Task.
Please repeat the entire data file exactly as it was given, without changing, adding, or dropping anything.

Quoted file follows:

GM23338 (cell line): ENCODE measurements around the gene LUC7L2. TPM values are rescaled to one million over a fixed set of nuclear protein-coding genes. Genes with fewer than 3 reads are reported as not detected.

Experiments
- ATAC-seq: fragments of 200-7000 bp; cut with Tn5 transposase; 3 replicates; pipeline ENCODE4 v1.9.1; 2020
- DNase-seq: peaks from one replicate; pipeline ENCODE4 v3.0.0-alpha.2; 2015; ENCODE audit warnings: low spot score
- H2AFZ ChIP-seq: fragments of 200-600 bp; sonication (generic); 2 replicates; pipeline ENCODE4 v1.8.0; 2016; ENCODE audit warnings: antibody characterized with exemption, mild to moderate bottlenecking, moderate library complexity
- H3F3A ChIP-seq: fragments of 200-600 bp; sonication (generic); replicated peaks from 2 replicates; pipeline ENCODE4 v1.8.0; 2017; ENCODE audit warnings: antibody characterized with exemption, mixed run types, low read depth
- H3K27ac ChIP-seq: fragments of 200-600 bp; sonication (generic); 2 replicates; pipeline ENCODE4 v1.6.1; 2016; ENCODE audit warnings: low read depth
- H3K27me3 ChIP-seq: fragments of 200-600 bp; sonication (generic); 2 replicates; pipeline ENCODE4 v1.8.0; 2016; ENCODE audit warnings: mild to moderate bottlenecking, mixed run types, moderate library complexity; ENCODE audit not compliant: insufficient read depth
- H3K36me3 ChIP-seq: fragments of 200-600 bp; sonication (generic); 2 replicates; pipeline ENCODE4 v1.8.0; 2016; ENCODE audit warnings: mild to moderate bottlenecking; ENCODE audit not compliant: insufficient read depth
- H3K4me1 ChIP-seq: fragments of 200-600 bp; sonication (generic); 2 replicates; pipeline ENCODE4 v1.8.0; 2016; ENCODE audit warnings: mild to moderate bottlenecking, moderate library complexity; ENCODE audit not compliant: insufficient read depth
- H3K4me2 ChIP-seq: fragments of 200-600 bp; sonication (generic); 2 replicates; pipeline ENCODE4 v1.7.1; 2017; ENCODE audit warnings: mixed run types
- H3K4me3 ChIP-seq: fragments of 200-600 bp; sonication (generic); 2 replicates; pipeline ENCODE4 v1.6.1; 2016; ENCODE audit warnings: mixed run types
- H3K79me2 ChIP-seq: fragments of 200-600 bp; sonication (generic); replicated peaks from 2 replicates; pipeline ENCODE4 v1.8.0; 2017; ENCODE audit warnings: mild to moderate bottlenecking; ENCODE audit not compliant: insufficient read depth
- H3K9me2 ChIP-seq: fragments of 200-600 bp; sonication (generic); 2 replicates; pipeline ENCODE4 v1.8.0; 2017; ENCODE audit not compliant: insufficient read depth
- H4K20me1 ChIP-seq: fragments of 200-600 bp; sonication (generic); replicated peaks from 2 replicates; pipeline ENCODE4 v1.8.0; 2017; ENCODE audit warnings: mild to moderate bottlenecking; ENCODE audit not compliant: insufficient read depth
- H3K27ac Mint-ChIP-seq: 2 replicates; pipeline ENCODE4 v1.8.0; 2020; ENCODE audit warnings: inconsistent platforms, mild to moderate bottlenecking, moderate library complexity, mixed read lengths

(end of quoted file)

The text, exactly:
GM23338 (cell line): ENCODE measurements around the gene LUC7L2. TPM values are rescaled to one million over a fixed set of nuclear protein-coding genes. Genes with fewer than 3 reads are reported as not detected.

Experiments
- ATAC-seq: fragments of 200-7000 bp; cut with Tn5 transposase; 3 replicates; pipeline ENCODE4 v1.9.1; 2020
- DNase-seq: peaks from one replicate; pipeline ENCODE4 v3.0.0-alpha.2; 2015; ENCODE audit warnings: low spot score
- H2AFZ ChIP-seq: fragments of 200-600 bp; sonication (generic); 2 replicates; pipeline ENCODE4 v1.8.0; 2016; ENCODE audit warnings: antibody characterized with exemption, mild to moderate bottlenecking, moderate library complexity
- H3F3A ChIP-seq: fragments of 200-600 bp; sonication (generic); replicated peaks from 2 replicates; pipeline ENCODE4 v1.8.0; 2017; ENCODE audit warnings: antibody characterized with exemption, mixed run types, low read depth
- H3K27ac ChIP-seq: fragments of 200-600 bp; sonication (generic); 2 replicates; pipeline ENCODE4 v1.6.1; 2016; ENCODE audit warnings: low read depth
- H3K27me3 ChIP-seq: fragments of 200-600 bp; sonication (generic); 2 replicates; pipeline ENCODE4 v1.8.0; 2016; ENCODE audit warnings: mild to moderate bottlenecking, mixed run types, moderate library complexity; ENCODE audit not compliant: insufficient read depth
- H3K36me3 ChIP-seq: fragments of 200-600 bp; sonication (generic); 2 replicates; pipeline ENCODE4 v1.8.0; 2016; ENCODE audit warnings: mild to moderate bottlenecking; ENCODE audit not compliant: insufficient read depth
- H3K4me1 ChIP-seq: fragments of 200-600 bp; sonication (generic); 2 replicates; pipeline ENCODE4 v1.8.0; 2016; ENCODE audit warnings: mild to moderate bottlenecking, moderate library complexity; ENCODE audit not compliant: insufficient read depth
- H3K4me2 ChIP-seq: fragments of 200-600 bp; sonication (generic); 2 replicates; pipeline ENCODE4 v1.7.1; 2017; ENCODE audit warnings: mixed run types
- H3K4me3 ChIP-seq: fragments of 200-600 bp; sonication (generic); 2 replicates; pipeline ENCODE4 v1.6.1; 2016; ENCODE audit warnings: mixed run types
- H3K79me2 ChIP-seq: fragments of 200-600 bp; sonication (generic); replicated peaks from 2 replicates; pipeline ENCODE4 v1.8.0; 2017; ENCODE audit warnings: mild to moderate bottlenecking; ENCODE audit not compliant: insufficient read depth
- H3K9me2 ChIP-seq: fragments of 200-600 bp; sonication (generic); 2 replicates; pipeline ENCODE4 v1.8.0; 2017; ENCODE audit not compliant: insufficient read depth
- H4K20me1 ChIP-seq: fragments of 200-600 bp; sonication (generic); replicated peaks from 2 replicates; pipeline ENCODE4 v1.8.0; 2017; ENCODE audit warnings: mild to moderate bottlenecking; ENCODE audit not compliant: insufficient read depth
- H3K27ac Mint-ChIP-seq: 2 replicates; pipeline ENCODE4 v1.8.0; 2020; ENCODE audit warnings: inconsistent platforms, mild to moderate bottlenecking, moderate library complexity, mixed read lengths